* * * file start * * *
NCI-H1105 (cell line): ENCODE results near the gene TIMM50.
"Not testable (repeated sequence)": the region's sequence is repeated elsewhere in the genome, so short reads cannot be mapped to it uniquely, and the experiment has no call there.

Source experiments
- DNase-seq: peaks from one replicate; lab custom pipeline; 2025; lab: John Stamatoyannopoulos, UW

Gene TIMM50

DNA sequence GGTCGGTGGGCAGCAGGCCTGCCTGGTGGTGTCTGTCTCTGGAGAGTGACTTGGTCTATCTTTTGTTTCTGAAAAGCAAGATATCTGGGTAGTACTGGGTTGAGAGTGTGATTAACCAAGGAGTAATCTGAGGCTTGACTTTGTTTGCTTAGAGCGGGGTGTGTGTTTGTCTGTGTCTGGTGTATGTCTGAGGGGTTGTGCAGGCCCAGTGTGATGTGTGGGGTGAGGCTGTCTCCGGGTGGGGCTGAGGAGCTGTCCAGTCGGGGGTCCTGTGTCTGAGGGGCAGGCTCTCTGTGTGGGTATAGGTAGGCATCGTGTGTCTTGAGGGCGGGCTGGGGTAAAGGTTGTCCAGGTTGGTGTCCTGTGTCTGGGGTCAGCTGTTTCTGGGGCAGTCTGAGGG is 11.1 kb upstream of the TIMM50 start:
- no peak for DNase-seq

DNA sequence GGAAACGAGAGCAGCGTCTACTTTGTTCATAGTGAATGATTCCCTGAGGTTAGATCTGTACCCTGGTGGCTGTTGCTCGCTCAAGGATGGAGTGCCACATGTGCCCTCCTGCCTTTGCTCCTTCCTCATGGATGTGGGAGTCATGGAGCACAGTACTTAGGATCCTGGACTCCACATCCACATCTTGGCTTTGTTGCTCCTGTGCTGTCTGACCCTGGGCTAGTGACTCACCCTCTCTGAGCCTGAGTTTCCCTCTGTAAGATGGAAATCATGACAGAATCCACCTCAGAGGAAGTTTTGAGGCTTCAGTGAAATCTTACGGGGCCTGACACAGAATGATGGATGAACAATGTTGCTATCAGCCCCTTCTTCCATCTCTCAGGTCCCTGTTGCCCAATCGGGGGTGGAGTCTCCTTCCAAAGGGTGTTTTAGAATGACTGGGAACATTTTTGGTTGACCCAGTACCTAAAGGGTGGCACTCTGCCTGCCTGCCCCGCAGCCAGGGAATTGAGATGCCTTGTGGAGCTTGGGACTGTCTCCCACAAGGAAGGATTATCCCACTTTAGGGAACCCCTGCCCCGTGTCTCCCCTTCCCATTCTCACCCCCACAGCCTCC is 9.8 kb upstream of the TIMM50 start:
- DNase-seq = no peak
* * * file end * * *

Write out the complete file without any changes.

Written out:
NCI-H1105 (cell line): ENCODE results near the gene TIMM50.
"Not testable (repeated sequence)": the region's sequence is repeated elsewhere in the genome, so short reads cannot be mapped to it uniquely, and the experiment has no call there.

Source experiments
- DNase-seq: peaks from one replicate; lab custom pipeline; 2025; lab: John Stamatoyannopoulos, UW

Gene TIMM50

DNA sequence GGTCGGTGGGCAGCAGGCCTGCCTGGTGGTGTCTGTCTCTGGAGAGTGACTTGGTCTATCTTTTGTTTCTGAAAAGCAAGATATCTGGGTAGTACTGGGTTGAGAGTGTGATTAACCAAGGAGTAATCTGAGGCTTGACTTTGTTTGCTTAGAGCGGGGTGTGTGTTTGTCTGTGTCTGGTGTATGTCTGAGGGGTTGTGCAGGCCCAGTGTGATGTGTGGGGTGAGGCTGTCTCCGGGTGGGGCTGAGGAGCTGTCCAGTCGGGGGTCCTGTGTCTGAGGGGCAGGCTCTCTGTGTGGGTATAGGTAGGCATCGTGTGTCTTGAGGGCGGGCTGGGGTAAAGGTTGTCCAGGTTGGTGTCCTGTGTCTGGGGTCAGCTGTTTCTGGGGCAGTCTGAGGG is 11.1 kb upstream of the TIMM50 start:
- no peak for DNase-seq

DNA sequence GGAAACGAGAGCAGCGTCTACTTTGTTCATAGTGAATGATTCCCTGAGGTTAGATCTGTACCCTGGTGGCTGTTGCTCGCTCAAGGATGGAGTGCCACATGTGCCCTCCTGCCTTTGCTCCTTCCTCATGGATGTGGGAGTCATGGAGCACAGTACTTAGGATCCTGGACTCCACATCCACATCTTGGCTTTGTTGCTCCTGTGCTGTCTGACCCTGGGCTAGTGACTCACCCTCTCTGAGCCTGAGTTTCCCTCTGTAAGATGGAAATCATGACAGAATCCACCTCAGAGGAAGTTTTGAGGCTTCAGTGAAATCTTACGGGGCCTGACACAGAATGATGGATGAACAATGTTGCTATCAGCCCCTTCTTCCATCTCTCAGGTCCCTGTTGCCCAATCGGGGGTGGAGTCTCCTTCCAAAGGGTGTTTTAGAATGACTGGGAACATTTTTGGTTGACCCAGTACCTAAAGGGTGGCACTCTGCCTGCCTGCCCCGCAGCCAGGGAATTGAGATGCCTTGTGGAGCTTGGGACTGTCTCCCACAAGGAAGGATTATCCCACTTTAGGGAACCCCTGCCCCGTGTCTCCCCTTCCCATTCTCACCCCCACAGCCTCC is 9.8 kb upstream of the TIMM50 start:
- DNase-seq = no peak